Sign up for our Email Newsletter

My Focus...

"I want the family farm - the backbone of our country's heritage - to thrive and survive for future generations."

Articles/Press Releases

Lessons Learned from U.K. Agritourism

By Jane Eckert

The 2012 England Agritour is now history, but for the twenty six participants, it will not be soon forgotten.  For anyone wanting to get “new” ideas for growing your agritourism business, I   recommend a visit to the United Kingdom.

While our tour showcased a variety of farm businesses, this article is going to focus on what folks in the U.K. call “Farm Parks.”  For our tour, we selected several that in recent years have been awarded the title of “Farm Attraction of the Year” by the National Farm Attractions Network, www.farmattractions.net.

While we saw many activities that we have here in North America, their focus is somewhat different than ours, and they introduced us to many features we had not seen before. Since Halloween and the fall season is not a very recognized time of year in the U.K. (but it is growing), they have made their family entertainment into a year round offering with a particular focus on play and animals.

Target Demographics Age 2 - 8
It was interesting to hear that many of these farms want to target age 2- 8 and not cater to the older ages of children or pre-teen.  By selecting this demographic, they are able to focus all their attractions on the younger family audience.  In order to be viable year round, they have large indoor facilities to accommodate multiple birthday rooms and play arenas with slides, ropes, and obstacles, with plenty of space for parents to watch the play.  The adults have easy access to the food concessions, Wi-Fi and amenities to encourage making the farm park their afternoon play group. As a measure of the size and scope of these indoor play areas, each one cost in excess of $200,000 for installation.

Annual Membership a Convenience
In order to encourage repeat visits, the farm parks offer very attractive annual passes over the general daily admission price.  They have learned, as we also know, that frequent visitors buy other stuff – food, gifts, etc. and they want to encourage multiple visits. One of the parks actually offers a monthly pay option whereby they deduct the fee from the guest debit card.

Animals Provide the Entertainment
For many of us in North America, we provide a petting corral, pony rides and maybe pig races, but in the U.K. the animals are the central focus for most of their entertainment.  Since sheep are the most abundant animals in England, it is only natural to showcase them at the Farm Parks.  Sheep racing is done as a performance very similar to our pig racing shows, with an announcer providing the entertainment and calling every moment of the race as they head into the “ewe-turn.”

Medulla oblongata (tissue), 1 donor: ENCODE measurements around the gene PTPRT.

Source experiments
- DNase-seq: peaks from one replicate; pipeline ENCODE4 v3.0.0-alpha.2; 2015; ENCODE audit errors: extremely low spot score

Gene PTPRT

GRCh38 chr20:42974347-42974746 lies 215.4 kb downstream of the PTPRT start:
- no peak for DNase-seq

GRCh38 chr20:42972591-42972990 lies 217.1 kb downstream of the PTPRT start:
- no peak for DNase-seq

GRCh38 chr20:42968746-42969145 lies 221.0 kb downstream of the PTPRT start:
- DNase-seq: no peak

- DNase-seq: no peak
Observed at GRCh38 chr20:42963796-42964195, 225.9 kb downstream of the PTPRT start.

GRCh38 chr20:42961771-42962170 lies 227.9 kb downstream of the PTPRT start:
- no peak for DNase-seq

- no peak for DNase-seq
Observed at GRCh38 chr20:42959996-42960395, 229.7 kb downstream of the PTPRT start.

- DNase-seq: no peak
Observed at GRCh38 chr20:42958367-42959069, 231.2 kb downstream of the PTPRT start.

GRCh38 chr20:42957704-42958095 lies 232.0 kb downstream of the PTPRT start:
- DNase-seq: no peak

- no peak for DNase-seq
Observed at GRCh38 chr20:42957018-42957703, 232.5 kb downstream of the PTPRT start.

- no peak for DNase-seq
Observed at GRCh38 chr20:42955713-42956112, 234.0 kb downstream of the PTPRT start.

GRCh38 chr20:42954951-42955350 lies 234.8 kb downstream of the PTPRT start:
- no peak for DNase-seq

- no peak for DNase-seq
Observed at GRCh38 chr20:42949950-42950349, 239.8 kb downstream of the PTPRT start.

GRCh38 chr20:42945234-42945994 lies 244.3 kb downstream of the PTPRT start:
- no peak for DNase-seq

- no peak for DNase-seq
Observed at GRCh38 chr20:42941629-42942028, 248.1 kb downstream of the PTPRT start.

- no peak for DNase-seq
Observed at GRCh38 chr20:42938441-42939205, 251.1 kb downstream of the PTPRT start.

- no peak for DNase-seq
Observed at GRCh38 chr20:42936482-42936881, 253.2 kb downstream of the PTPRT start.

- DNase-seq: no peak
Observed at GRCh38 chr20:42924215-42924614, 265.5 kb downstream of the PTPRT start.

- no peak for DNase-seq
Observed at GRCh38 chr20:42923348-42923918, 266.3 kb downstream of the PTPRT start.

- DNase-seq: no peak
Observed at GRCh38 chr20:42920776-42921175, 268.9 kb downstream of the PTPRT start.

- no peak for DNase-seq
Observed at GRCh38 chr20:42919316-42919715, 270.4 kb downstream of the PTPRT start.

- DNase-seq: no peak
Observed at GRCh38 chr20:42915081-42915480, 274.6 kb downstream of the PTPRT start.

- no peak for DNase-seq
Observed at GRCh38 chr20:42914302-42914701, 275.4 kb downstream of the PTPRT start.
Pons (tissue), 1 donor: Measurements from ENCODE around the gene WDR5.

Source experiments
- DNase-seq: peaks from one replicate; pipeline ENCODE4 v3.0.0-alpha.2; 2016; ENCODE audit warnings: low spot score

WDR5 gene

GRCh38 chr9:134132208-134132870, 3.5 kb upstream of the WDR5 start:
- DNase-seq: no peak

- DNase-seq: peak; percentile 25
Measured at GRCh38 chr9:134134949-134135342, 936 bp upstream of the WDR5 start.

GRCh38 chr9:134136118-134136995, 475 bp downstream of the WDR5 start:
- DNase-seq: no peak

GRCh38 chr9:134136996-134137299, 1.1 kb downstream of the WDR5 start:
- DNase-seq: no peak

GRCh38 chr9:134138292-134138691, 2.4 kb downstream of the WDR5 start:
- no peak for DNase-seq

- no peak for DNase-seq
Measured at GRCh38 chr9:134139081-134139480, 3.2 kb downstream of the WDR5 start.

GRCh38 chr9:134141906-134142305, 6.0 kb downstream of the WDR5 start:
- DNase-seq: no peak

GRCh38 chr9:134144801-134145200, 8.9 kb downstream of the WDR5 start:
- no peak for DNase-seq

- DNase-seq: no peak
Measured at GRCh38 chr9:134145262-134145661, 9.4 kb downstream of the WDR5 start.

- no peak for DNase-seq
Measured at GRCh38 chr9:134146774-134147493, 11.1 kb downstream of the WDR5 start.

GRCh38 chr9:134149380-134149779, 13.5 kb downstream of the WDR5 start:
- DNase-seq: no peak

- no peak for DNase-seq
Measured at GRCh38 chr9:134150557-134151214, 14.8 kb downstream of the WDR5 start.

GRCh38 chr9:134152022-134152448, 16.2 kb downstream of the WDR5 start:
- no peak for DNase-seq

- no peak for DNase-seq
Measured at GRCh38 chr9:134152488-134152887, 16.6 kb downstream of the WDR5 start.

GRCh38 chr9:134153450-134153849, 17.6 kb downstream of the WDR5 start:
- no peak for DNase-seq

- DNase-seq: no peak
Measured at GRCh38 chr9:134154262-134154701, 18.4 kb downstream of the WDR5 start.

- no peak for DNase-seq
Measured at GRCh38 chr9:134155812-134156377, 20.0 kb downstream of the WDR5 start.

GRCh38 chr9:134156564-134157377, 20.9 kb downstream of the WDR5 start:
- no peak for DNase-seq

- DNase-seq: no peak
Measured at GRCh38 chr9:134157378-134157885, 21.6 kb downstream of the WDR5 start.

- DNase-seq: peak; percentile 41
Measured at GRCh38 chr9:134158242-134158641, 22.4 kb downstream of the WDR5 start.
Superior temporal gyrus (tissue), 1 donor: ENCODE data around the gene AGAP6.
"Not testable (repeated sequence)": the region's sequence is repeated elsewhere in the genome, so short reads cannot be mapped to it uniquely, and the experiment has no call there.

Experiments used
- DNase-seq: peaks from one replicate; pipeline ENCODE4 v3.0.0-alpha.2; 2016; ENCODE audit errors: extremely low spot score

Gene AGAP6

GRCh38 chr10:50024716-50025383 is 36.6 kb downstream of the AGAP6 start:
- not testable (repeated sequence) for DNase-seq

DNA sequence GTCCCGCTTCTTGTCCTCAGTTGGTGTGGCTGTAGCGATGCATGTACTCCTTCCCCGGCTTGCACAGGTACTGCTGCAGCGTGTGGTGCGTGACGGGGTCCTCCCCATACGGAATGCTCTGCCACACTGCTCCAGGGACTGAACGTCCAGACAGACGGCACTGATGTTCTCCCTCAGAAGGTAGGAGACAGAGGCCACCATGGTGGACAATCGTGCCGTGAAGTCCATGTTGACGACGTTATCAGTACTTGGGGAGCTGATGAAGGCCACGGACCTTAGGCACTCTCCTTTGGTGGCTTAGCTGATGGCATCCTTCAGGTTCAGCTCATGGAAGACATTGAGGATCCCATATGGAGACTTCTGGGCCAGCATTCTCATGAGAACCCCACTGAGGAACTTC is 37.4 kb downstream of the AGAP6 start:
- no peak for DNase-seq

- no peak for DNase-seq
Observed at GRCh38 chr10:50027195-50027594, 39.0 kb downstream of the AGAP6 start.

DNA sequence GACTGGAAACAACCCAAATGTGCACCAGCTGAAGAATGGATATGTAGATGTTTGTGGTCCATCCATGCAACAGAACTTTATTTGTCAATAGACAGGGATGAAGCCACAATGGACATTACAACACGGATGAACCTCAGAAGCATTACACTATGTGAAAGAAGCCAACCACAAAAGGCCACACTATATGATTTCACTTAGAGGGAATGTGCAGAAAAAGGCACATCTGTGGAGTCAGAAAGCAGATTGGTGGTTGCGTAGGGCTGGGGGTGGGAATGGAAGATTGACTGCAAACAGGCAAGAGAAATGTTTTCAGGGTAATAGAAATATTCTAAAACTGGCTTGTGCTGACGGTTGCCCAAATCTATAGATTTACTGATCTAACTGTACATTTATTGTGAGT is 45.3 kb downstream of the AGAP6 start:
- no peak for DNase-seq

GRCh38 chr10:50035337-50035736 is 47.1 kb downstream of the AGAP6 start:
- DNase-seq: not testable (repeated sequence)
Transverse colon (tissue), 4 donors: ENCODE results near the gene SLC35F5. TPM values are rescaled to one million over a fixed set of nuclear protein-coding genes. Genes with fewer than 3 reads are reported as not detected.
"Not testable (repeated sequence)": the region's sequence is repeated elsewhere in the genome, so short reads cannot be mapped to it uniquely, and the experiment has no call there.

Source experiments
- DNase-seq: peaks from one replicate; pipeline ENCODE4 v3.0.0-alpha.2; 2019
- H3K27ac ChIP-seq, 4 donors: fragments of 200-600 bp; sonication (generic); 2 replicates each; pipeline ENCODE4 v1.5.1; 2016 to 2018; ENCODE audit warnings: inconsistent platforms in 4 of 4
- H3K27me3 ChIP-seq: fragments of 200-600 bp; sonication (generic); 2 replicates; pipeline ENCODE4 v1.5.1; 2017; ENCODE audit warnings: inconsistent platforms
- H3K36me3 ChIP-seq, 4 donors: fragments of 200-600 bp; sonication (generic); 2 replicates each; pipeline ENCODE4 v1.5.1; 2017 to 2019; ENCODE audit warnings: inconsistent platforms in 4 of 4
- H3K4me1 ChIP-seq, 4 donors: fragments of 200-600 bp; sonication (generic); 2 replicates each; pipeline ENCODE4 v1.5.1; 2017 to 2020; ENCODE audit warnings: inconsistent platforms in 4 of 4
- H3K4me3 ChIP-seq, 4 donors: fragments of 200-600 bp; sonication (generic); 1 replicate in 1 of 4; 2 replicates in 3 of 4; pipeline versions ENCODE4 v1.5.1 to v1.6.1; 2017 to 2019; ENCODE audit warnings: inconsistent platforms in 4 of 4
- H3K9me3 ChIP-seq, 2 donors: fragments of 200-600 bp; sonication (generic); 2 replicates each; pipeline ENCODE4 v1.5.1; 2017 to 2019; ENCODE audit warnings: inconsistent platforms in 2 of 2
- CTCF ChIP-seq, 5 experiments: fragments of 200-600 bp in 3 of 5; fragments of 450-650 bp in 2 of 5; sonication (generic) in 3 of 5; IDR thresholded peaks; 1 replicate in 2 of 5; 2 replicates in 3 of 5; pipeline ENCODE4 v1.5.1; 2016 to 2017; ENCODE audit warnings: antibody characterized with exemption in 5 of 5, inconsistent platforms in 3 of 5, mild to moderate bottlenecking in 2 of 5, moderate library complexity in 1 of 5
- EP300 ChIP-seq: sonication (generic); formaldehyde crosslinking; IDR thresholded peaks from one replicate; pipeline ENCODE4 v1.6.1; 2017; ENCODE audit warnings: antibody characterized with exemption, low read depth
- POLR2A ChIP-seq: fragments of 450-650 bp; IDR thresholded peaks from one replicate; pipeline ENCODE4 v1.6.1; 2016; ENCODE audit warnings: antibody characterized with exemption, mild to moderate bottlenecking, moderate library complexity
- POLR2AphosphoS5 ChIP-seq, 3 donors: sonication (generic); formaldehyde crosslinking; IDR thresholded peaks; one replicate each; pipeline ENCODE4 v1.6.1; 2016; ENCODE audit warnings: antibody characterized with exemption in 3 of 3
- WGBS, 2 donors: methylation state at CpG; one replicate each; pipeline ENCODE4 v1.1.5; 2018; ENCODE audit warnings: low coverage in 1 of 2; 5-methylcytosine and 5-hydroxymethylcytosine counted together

Sheep are used in sheepdog trials as well as sheep shearing demonstrations and competitions, and bottle feeding of lambs is provided daily.  Other animal shows include: duck trials, horse whispering, animal shows where the animals are trained to come on stage individually to music, where they are introduced and perform, much to the enjoyment of the crowd.

One show that we all really enjoyed was at Farmer Palmer’s Farm Park, where Phillip Palmer provides multiple daily cow milking demonstration with humor, education and audience participation. Actually, all of the shows were not only to showcase the animals but to provide educational information in a fun and professional manner.

Attention to Detail – Superior!
These farms took the course about how to provide the best guest experience.  The attention to detail was superior at these farms.  They had great fun signage, plenty of hand washing facilities, sturdy playground equipment, appropriate fencing, functional wagon design, ample seating both indoor and outdoor, good food selection, cleanliness of the grounds, etc. All in all, our group just couldn’t find fault with the overall layout or experiences that are provided.

Personality Sells the Experience
We truly visited some of the best agritourism operators in the world.  The one thing that separated them from each other was our hearing and seeing the owner’s passion for the business and how that was displayed in the execution of everything on the grounds.  We might not often be as aware as we should that “the owner” can make a big difference in how our guests perceive the experience at the farm. 

All of these farms had numerous, well trained employees on hand in uniform and ready to greet the public with a pleasant manner, and each was enjoyable. But the clear favorites, as you might expect, were those farms where the owner was still actively involved in creating and delivering the guest experience.

If you ever have the opportunity to travel the beautiful countryside of the U.K., go for it.  The south of London is still untouched by large box stores, neon signs and big asphalt parking lots.  The beauty of the fields, the style of 18 and 19th architecture, and the narrow country roads created for our group an agritour we will speaking about for years to come.

Jane Eckert is the founder of Eckert AgriMarketing (www.eckertagrimarketing.com), a full-service marketing and public relations firm that helps farmers to sell directly to consumers, diversify operations and become tourist destinations. She is also CEO of www.RuralBounty.com, a search directory for agritourism farms and ranches in North America. Jane can be reached at 314-862-6288 or you may email her directly.